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Soldier of the Year

Soldier of the Year

by Jose Zuniga, Tom Miller (Editor)

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Editorial Reviews

Publishers Weekly - Publisher's Weekly
A staunch Republican and patriot who loved the Army, Sergeant Zuniga was a military journalist who served in the Gulf War and was honored as the Sixth Army's 1993 Soldier of the Year. A gay man whose wife was a lesbian, he had been hiding his sexual orientation behind the ``happily married'' facade. But living a duplicitous life was increasingly hard on him, and his crisis of conscience was dramatically resolved when he delivered a coming-out speech during the gay/lesbian demonstrations in April 1993 in Washington, D.C., before an audience of nearly a million. The Army reacted swiftly, stripping him of his rank and threatening him with a court-martial for a minor uniform infraction. Since his discharge-which was honorable-Zuniga has been busy speaking out for gay rights and expressing his disgust over President Clinton's ``don't ask, don't tell'' compromise, which Zuniga calls a ``sellout to homophobes and bigots.'' His book includes a vivid picture of San Francisco's Castro Street culture (Zuniga was stationed at the Presidio in that city) and a poignant account of his relationship with his macho father and tenderhearted mother. This well-told personal story avoids shrillness and self-righteousness, and wins admiration for Zuniga's courage. (Oct.)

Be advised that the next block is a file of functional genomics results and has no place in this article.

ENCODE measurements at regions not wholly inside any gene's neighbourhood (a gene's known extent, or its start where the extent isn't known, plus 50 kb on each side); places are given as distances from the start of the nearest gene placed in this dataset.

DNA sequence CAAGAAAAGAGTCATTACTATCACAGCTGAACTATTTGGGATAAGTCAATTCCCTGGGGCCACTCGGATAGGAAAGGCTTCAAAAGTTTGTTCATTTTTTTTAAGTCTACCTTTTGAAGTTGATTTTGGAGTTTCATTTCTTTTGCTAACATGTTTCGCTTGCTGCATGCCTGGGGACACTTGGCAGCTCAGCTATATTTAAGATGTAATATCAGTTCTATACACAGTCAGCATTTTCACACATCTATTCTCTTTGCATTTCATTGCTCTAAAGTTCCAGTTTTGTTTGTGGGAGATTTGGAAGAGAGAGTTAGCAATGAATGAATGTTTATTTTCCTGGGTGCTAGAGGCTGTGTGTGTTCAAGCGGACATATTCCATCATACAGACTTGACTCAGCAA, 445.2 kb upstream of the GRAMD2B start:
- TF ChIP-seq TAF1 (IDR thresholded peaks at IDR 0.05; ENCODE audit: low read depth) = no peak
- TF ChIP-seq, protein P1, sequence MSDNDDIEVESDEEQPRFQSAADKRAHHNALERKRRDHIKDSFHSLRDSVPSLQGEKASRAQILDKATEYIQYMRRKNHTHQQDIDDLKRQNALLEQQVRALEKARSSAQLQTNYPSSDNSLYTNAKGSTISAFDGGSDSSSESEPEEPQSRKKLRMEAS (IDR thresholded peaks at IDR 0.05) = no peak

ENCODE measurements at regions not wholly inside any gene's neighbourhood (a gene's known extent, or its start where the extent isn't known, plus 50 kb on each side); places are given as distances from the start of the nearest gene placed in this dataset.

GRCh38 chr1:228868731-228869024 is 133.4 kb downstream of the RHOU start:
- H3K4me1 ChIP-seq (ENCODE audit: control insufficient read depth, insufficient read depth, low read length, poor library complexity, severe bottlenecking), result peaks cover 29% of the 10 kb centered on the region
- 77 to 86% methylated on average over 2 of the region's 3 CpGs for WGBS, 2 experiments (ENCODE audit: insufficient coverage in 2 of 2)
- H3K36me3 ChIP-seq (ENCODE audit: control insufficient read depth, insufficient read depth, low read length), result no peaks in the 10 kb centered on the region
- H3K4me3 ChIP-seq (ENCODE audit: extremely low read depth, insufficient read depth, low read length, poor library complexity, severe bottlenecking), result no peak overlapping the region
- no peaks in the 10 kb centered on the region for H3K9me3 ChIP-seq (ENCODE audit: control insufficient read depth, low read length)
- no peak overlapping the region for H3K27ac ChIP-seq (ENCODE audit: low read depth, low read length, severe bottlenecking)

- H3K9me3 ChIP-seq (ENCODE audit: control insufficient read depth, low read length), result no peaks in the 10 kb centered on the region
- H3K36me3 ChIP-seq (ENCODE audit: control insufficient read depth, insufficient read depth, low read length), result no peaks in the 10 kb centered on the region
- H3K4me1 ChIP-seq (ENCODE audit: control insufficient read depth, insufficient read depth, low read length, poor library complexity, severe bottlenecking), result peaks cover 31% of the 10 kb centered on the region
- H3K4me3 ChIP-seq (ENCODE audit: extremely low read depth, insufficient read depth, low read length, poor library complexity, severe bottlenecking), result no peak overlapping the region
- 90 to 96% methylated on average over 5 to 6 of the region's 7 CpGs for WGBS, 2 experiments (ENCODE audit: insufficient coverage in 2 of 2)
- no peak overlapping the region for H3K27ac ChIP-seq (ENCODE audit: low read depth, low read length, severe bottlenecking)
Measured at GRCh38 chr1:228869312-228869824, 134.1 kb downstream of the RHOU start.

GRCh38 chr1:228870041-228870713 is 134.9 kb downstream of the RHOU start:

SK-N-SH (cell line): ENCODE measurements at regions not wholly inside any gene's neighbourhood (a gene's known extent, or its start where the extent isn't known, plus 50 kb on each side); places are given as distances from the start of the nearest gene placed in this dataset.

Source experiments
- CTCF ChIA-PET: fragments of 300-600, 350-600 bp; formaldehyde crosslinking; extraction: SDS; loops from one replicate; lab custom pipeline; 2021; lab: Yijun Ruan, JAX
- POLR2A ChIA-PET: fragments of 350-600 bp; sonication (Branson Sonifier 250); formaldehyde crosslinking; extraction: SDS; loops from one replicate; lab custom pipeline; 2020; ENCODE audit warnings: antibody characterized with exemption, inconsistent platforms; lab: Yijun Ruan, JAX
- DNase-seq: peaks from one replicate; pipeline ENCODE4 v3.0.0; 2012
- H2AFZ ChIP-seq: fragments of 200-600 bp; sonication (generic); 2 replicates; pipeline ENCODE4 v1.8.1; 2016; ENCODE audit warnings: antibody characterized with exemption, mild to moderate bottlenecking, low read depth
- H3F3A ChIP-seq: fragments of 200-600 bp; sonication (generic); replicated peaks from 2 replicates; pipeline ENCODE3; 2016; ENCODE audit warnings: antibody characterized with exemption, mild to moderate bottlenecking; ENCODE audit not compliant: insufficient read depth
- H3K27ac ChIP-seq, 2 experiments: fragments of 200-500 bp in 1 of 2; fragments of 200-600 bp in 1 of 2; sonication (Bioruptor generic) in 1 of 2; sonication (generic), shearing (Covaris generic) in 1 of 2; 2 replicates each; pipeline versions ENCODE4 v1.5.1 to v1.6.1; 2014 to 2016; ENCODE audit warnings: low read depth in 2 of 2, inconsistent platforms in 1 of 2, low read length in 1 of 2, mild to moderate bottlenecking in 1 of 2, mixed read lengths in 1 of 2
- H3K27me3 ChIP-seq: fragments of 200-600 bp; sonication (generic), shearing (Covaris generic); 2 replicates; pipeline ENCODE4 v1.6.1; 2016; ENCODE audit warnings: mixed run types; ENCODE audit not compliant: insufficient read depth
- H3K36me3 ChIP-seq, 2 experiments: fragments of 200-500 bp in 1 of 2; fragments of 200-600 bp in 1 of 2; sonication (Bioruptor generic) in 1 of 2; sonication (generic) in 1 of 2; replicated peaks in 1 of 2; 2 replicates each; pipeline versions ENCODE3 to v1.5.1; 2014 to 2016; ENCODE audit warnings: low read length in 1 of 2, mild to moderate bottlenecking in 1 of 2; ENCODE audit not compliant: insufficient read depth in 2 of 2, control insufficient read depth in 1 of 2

Library Journal
Sixth Army Soldier of the Year for 1992, Zuniga was discharged from the U.S. Army after coming out as a gay man at the 1993 March on Washington for gay and lesbian rights. A journalist before and during his four years of service, Zuniga would seem uniquely qualified to tell the tale of one gay man's service to his country. He offers a mlange of his own life story, from his youth as an army brat through his development into a gay rights activist after his discharge; a history of the mainstream politics behind the 1993 battle to lift the ban on gays in the military; and tales of infighting in the lesbian and gay rights movement in the 1990s. Unfortunately, this award-winning journalist's prose is consistently overwitten and often chronologically muddled. Still, Zuniga's centrality to this debate warrants inclusion of his title in larger public libraries.-Eric Bryant, "Library Journal"

Product Details

Pocket Books
Publication date:
Product dimensions:
5.27(w) x 8.21(h) x 0.93(d)

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